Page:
3
$\begingroup$

I am reading the Convex Optimization book from Stephen Boyd and I went back to hyperplane. I don't understand it's definition:

A hyperplane is a set of the form $\{x ~|~a^Tx=b \},~a\in I\!R^n,~x \in I\!R^n,~ b \in I\!R$

Ok, why not. How can you get a plane from this ?

If I refer to another definition of the hyperplane :

Let $a_1,...,a_n$ be scalars not all equal to 0. Then the set S consisting of all vectors $\begin{align} X &= \begin{bmatrix} x_{1} \\ x_{2} \\ \vdots \\ x_{n} \end{bmatrix} \end{align}$ in $I\!R^n$ such that $a_1x_1+...+a_nx_n = c$, for $c$ a constant, is a hyperplane. (I suppose that this is in fact a scalar product, or I don't get how you can have a constant).

Comparing both definitions, I suppose that $a^Tx = b$ in Boyd is equivalent to $a_1x_1+...+a_nx_n = c$ in the other definition. But Boyd is also saying that $a$ is the normal vector of the hyperplane. How can $a$ be a normal vector if $a \in I\!R^n$ ? For example, if $a \in I\!R^2$, you will have $a = (x, y)$, where $x, y \in I\!R$, not $I\!R^2$. So how can you say that $a$ is a normal vector to the hyperplane if $a$ is only one point of $I\!R^n$ ?

I am pretty sure I have misunderstand something, so if someone could explain it to me with a simple numercial example, it will be great. I will be able to answer to my questions after that. I am not able to find anything clear on the net about hyperplanes.

Thanks a lot.

$\endgroup$
  • $\begingroup$ Do you know what a linear transformation is? A subspace? $\endgroup$ – D_S Apr 25 '17 at 3:38
  • $\begingroup$ So, Define normal vector. In your words, or in a strict definition that you feel is reasonable for this case. $\endgroup$ – Sentinel135 Apr 25 '17 at 3:52
  • $\begingroup$ @Sentinel135: a normal vector is a vector perpendicular to an object (plane, point, another vector ...) D_S: Sadly no, I didn't follow courses on these points, that is probably why I don't understand. $\endgroup$ – Ecterion Apr 25 '17 at 4:01
  • $\begingroup$ ok now the interesting thing is for $a := <x,y>$ s.t. $x,y \in I\mathbb R$, $a$ is not just a point but a vector. The reason it can be normal to $\vec x$ is that $a^T \vec x = b$ where $b\in \mathbb R$. So what happens if $b=0$? $\endgroup$ – Sentinel135 Apr 25 '17 at 4:32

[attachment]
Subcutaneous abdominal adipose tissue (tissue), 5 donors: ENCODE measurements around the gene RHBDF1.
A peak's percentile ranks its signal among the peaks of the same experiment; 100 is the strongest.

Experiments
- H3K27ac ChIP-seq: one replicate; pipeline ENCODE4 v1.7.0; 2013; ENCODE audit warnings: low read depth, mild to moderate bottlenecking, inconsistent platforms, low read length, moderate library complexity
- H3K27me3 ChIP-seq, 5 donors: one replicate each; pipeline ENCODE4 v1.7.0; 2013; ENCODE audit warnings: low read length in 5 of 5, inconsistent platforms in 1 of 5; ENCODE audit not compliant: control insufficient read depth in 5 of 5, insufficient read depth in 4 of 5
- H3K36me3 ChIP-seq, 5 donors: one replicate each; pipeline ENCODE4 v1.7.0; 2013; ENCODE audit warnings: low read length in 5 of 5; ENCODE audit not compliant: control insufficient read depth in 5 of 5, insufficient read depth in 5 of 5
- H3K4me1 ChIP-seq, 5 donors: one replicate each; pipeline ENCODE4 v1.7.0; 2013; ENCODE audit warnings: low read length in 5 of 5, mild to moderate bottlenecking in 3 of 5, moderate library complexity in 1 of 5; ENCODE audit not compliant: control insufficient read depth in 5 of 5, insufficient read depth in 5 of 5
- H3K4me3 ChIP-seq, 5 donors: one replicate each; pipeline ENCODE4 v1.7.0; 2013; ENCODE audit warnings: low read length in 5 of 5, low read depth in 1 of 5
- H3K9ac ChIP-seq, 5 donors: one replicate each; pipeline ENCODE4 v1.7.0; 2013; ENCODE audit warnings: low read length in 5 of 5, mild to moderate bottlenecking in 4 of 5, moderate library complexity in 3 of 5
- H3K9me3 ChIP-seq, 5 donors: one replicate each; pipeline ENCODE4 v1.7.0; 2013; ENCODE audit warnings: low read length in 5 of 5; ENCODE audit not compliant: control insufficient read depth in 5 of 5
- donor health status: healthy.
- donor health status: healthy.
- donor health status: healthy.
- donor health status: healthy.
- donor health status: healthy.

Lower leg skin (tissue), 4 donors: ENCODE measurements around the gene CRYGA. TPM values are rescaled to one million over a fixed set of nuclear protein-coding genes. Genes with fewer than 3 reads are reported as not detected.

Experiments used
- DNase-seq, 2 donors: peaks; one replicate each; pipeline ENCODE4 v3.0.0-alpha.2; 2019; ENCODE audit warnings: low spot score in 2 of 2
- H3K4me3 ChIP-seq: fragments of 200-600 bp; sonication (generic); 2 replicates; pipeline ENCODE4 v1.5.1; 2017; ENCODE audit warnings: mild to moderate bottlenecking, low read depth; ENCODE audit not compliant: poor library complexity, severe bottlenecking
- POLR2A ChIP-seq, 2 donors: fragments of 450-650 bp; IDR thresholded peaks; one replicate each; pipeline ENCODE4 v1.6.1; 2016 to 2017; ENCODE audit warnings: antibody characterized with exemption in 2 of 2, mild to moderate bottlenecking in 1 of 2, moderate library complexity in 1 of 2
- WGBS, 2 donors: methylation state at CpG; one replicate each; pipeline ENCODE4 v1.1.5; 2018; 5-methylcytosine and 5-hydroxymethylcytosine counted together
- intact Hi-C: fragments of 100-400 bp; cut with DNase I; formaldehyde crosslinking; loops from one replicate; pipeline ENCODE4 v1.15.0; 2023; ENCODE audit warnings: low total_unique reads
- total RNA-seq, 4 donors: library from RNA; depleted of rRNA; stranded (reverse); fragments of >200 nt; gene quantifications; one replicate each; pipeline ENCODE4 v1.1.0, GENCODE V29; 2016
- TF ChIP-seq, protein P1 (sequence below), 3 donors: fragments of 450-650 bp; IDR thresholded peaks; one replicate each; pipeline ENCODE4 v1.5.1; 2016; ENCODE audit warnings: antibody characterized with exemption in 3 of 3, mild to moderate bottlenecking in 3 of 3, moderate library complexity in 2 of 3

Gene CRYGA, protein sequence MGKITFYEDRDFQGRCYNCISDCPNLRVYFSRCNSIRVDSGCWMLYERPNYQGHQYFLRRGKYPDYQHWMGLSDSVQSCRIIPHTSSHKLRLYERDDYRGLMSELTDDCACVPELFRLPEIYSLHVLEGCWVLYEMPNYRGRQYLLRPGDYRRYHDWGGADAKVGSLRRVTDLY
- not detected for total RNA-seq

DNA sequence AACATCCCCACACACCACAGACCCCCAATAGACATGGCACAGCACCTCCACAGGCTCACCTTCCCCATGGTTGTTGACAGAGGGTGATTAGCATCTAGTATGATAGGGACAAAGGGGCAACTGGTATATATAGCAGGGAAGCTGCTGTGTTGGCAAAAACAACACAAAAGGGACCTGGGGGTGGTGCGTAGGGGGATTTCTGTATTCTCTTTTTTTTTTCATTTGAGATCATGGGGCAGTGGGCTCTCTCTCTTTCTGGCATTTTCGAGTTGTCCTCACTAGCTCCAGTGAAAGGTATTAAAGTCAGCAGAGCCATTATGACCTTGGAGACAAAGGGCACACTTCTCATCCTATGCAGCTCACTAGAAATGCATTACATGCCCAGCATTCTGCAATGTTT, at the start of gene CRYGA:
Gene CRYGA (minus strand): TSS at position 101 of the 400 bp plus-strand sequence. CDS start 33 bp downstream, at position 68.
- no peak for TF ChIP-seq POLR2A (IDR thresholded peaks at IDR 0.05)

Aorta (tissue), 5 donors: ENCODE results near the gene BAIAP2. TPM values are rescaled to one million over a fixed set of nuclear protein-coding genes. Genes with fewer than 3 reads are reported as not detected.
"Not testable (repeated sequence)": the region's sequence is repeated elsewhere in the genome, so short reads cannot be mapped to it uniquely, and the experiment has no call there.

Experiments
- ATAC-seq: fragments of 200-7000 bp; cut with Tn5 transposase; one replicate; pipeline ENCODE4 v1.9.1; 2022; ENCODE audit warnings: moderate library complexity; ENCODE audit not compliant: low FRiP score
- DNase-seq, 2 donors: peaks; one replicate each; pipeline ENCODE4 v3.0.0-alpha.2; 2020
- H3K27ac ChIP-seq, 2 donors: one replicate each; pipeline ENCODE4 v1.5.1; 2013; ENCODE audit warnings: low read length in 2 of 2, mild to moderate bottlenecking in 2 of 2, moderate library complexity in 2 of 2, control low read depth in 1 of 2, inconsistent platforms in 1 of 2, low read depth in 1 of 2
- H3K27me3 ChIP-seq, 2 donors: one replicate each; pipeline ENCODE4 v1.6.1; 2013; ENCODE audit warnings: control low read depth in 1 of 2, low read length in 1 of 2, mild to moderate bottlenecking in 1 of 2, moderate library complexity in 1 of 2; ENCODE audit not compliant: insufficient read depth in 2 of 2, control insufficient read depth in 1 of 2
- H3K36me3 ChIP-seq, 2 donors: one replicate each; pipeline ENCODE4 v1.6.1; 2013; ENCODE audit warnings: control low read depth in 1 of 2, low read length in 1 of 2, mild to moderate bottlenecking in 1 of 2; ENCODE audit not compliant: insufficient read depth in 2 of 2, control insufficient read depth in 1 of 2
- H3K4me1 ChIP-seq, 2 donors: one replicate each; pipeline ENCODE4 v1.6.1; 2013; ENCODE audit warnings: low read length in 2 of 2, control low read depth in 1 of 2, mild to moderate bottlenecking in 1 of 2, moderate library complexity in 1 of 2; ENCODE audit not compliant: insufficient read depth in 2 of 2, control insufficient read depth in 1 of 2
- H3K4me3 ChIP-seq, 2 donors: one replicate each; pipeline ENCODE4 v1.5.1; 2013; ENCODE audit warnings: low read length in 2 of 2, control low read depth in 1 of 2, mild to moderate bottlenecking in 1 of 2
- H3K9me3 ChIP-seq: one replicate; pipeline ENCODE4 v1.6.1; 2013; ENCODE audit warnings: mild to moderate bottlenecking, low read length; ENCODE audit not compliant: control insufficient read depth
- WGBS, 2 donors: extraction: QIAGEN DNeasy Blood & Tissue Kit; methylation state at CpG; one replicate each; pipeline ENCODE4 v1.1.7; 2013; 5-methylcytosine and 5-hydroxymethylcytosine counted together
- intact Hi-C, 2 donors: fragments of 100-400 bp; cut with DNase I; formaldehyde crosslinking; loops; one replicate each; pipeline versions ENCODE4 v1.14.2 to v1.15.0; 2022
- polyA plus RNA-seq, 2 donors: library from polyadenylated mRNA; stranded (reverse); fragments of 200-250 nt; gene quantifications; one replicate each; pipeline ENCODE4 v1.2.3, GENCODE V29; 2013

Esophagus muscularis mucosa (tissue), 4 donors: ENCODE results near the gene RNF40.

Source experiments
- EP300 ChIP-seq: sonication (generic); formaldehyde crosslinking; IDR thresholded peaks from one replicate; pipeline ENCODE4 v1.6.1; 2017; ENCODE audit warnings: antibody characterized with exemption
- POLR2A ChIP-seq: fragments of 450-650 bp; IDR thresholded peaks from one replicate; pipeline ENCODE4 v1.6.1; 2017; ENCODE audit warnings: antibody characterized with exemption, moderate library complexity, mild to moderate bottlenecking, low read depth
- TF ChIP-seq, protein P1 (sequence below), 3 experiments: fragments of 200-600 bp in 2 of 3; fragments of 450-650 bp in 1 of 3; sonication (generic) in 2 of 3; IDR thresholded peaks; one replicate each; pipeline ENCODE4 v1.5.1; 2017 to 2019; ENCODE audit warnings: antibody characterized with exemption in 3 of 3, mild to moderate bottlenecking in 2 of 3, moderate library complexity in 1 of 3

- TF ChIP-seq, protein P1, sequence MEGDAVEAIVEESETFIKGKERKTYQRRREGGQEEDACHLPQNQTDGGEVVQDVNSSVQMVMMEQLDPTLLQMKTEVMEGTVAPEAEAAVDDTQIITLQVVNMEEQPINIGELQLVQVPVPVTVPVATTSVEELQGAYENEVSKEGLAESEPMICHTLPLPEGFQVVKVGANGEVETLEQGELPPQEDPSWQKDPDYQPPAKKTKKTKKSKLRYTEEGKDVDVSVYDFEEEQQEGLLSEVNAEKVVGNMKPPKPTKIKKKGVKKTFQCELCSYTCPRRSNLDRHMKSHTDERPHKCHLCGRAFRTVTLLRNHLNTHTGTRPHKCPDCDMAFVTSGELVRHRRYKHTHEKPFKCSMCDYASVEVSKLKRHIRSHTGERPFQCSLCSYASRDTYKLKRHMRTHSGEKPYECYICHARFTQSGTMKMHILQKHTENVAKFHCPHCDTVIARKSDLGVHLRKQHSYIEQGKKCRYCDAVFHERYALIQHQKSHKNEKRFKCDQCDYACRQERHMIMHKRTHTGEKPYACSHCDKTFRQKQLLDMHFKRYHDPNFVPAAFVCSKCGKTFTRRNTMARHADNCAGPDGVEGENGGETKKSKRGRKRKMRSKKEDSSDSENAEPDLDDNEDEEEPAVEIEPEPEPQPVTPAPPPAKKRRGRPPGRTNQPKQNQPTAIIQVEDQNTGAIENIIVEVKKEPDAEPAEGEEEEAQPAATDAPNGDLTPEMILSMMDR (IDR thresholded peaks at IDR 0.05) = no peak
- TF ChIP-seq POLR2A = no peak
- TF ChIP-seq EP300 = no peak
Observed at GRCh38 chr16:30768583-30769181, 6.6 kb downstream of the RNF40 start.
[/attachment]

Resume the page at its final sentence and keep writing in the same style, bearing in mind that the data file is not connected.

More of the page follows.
• $\begingroup$ @Sentinel135 $a$ and $x$ are orthogonal if $b = 0$ right ? So $x$ is the null vector as $a$ cannot be null everywhere. $\endgroup$ – Ecterion Apr 25 '17 at 4:43
1
$\begingroup$

Suppose $a \neq 0$. Let $f(x) = a^Tx = \sum_k a_k x_k$, note that $f$ is a linear functional on $\mathbb{R}^n$ and that $\ker f$ is a linear space of dimension $n-1$. Also note that ${\cal R} f = \mathbb{R}$.

In particular, $\ker f$ is a plane in $\mathbb{R}^n$ that passes through the origin.

Hence for any $x_0$ the set $\{ x | f(x) = f(x_0) \}$ is a plane parallel to $\ker f$ that passes through the point $x_0$. Since $f$ is surjective,it follows that $H=\{ x | f(x) = b \}$ is also a plane parallel to $\ker f$ that passes through some (any) point $x_b$ such that $f(x_b) = b$.

Regarding normals, suppose $x_0$ lies on the hyperplane $H$, that is, $f(x_0) = b$. Now pick any other point $x_1 \in H$ and note that $f(x_1) = b$ and so $f(x_1-x_0) = 0$ or $(x_1-x_0) \bot a$. That is, $a$ is perpendicular to any of the directions $x_1-x_0$ with $x_1 \in H$. That is, for any two points $x_0,x_1 \in H$ we have $(x_1-x_0) \bot a$. This is what we mean when we say $a$ is a normal to $H$.

$\endgroup$
  • $\begingroup$ You kind of beat me to the punch here. $\endgroup$ – Sentinel135 Apr 25 '17 at 4:34
  • $\begingroup$ No one was hurt in the making of this answer. $\endgroup$ – copper.hat Apr 25 '17 at 4:49
  • 1
    $\begingroup$ Haha that's cute $\endgroup$ – Sentinel135 Apr 25 '17 at 4:52

Your Answer

By clicking “Post Your Answer”, you agree to our terms of service, privacy policy and cookie policy

Not the answer you're looking for? Browse other questions tagged or ask your own question.